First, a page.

Above all else that night, the object for the crew was to hold the crow’s nest as long as they could, so that as long as one of the crew was playing the table, beating all comers, or even losing, they could still hold the crow’s nest if they had enough quarters on the table. Holding the table was the game inside their game, and that meant that they had to be on the watch for sidewinders, rapscallions, and usurpers, but that night no one was on watch; they were untroubled.
Their strategy was simple; they put their quarters down several places ahead so that even if they lost a game or two they’d have several attempts to take it back without giving up the best seats in the house. As Demetrius shot and won time after time the crowd in the bar started noticing, and the more drunk he got, the more he won. But on the inside of his brain he could see his aim was getting worse and worse.
Yet his luck was such that day, his twenty-third birthday day, that in that final game, even when he didn’t aim, he still won the table.
The Game of a Lifetime
That game, for the crew’s bar bragging rights, for the history books, went something like this; some off-duty policemen had just arrived at the bar, body-building types with buzz cuts, and they’d somehow managed to put their quarters on the table without anybody in the crew noticing.
In addition, and because his winning streak had begun over an hour before when his beer high had just begun, and because it took so long between shots being a pairs’ game, and thus more drinks between shots, his powers of focusing on the ball he was to shoot had completely left him by the time the greatest pool game of his life had begun. Consequently they, Demetrius and his pool partner Tim, were initially savaged.
Every time Tim, Debo’s partner, took a shot he had a roughly fifty-fifty chance of making the pocket because he’d arrived late and hadn’t drunk as much as the rest and was thereby chosen; whereas the other team, both being sober, probably had a seventy-thirty chance, and Demetrius who was drunk by then, had about a zero chance of making the pocket because his hot steak was petering out into a death spiral. Then it happened; just when all hope was lost, and there were five balls on the crew’s side, and only the eight ball was left on the police squad side, Debo made the singular greatest move that has since gone down as legend in that bar; he outgunned the keystone cops with style.
He cleared the table, smiling a drunken, slaphappy smile the whole way.
The off-duty cops were trying to spook him the whole while, standing over a pocket and grabbing their nuts when he lined up the shot, as a way to intimidate him, or coughing loudly at the last second to distract him, or talking trash. But none of it had worked; and when he was down to the eight ball he called the pocket on a bank shot and did it thoughtlessly, effortlessly, mercilessly, as the bar erupted with cheers.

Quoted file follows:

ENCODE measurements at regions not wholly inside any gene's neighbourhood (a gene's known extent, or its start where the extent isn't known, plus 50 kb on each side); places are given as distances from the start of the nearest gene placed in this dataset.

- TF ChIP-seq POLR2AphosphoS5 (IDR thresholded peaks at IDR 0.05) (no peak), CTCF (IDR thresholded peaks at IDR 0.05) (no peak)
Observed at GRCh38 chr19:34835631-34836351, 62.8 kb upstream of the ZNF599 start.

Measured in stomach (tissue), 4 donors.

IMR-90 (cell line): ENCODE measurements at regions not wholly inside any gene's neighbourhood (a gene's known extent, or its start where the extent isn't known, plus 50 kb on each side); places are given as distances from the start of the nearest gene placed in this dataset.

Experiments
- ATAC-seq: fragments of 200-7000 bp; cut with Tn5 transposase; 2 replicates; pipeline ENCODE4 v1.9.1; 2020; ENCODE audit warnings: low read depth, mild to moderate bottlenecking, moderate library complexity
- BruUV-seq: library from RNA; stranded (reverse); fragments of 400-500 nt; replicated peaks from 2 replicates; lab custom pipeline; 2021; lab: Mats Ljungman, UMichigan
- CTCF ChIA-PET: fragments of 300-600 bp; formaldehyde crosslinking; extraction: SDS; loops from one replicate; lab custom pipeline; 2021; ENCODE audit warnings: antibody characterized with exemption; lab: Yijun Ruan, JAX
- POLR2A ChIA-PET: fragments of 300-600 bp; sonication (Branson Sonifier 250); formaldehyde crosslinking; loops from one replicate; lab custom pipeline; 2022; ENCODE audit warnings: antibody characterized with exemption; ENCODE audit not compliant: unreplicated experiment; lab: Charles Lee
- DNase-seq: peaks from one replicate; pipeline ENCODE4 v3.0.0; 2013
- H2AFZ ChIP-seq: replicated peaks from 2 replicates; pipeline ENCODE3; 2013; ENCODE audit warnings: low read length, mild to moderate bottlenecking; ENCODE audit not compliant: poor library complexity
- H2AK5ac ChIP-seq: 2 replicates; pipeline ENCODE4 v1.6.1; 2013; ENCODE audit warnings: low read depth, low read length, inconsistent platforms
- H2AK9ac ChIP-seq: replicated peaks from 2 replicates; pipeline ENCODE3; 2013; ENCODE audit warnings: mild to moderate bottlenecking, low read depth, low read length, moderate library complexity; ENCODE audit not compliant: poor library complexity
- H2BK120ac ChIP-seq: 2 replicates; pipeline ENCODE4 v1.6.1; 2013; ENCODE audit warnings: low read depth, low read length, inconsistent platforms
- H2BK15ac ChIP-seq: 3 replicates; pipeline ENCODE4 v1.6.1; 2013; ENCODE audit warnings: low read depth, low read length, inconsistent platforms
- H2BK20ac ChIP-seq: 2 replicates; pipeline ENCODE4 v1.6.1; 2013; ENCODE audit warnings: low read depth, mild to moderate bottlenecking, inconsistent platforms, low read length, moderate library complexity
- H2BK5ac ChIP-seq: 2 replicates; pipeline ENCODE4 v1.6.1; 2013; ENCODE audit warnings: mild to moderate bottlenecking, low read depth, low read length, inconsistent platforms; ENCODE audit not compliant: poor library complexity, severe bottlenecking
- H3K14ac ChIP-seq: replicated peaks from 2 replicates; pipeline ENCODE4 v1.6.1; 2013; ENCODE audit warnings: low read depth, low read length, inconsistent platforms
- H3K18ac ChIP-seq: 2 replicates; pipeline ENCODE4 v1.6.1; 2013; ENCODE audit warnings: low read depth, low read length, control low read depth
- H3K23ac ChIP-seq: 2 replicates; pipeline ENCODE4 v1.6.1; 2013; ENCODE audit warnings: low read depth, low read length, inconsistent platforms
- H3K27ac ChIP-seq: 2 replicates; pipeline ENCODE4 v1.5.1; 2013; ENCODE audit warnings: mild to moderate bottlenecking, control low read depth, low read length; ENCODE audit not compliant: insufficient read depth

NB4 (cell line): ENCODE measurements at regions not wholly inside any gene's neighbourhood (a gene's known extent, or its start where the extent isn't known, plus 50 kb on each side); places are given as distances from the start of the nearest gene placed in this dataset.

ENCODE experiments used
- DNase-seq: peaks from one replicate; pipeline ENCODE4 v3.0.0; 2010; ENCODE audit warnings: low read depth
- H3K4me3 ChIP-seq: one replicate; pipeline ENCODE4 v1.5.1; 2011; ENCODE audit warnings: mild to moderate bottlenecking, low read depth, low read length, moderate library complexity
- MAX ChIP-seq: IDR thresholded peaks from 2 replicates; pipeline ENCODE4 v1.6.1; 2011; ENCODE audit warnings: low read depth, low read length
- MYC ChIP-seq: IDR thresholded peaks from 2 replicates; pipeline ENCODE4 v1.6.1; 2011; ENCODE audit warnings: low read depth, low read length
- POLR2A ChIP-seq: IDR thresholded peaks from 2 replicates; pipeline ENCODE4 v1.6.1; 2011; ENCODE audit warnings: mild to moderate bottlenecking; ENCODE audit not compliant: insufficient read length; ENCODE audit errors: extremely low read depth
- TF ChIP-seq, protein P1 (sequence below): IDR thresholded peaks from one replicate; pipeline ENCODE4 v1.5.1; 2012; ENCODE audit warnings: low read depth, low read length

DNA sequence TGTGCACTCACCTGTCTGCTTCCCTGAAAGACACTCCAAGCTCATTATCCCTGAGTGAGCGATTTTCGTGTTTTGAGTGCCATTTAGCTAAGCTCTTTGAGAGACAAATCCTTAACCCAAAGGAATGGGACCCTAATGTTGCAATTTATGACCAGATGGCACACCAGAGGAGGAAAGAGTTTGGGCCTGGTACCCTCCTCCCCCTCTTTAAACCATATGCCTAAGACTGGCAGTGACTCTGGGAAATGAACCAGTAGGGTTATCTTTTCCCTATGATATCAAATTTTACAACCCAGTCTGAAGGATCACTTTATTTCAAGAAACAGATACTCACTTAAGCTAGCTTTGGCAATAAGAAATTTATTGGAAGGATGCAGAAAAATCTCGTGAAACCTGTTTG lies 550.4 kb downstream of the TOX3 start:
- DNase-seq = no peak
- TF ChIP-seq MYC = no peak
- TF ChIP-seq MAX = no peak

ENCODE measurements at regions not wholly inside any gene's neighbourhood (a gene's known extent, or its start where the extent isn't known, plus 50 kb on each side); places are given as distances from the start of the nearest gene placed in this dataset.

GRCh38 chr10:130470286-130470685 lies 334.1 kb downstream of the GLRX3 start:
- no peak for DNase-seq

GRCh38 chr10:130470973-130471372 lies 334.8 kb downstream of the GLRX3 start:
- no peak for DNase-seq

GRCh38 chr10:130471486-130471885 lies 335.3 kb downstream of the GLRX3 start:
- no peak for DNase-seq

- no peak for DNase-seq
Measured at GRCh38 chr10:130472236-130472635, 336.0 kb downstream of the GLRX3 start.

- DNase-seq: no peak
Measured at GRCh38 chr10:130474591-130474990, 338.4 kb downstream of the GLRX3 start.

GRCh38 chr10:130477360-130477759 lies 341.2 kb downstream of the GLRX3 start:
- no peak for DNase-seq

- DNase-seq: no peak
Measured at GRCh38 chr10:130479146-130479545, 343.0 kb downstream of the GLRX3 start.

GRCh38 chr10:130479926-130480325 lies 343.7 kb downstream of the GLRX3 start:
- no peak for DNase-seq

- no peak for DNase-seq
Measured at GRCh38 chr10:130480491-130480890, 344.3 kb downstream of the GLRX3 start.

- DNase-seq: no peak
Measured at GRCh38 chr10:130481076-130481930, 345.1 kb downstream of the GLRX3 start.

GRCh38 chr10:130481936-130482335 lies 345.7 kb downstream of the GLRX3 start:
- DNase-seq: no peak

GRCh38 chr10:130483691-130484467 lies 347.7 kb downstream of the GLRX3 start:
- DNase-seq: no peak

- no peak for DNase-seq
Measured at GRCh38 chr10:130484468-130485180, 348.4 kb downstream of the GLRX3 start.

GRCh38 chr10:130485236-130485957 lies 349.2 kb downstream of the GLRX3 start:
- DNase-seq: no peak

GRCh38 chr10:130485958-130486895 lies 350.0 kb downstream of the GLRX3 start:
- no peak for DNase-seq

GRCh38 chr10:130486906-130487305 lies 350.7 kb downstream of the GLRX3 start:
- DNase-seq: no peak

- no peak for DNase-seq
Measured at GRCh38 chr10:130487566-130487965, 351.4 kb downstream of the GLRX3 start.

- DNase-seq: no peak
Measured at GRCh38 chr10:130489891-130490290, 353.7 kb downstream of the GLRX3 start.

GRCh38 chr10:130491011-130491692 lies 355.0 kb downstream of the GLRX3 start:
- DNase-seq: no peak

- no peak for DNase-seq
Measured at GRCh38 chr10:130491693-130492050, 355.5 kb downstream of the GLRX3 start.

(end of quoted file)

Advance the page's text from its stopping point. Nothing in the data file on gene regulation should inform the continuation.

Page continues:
The off-duty cops, who’d taken Debo’s drunken, slaphappy smile to be a smirk, claimed that he’d cheated, and that they’d been set-up by a shark, and demanded a rematch. Which was very unsporting and absolutely not in keeping with the rules of the table; much less the crew’s chivalric code, so the losers were booted.
But not before Demetrius saluted them and their nonsense by making a drunken fart sound with flappy lips and then said, “I fart in your general direction!” which didn’t set well with any of them. At this point Steve and Tim, Demetrius’ oldest and best friends in Boulder, grabbed him under his arms and carried him outside to get some fresh air.
The Real Cops
Outside the bar they ran into another set of cops, except these were on-duty cops and they had guns and uniforms and cudgels; and that’s where Demetrius’ hot streak, his youthful good fortune, and one of the most glorious days of his life became a death spiral in the back of a police van.
As soon as they got outside and Demetrius stood on his own feet, he fell into some bushes. His friends pulled him up and were leaving the bar with him in tow when the commotion in the bushes attracted the attention of two city police officers that were stationed on the street outside the bar; they came over and started interrogating the three of them.
Assessing that Demetrius was intoxicated, they proceeded to arrest him for public intoxication, a misdemeanor, and called for a transport van to take Debo to a special detox facility that had been set up specifically for students returning to university who’d celebrated their return too much; a catch and release program.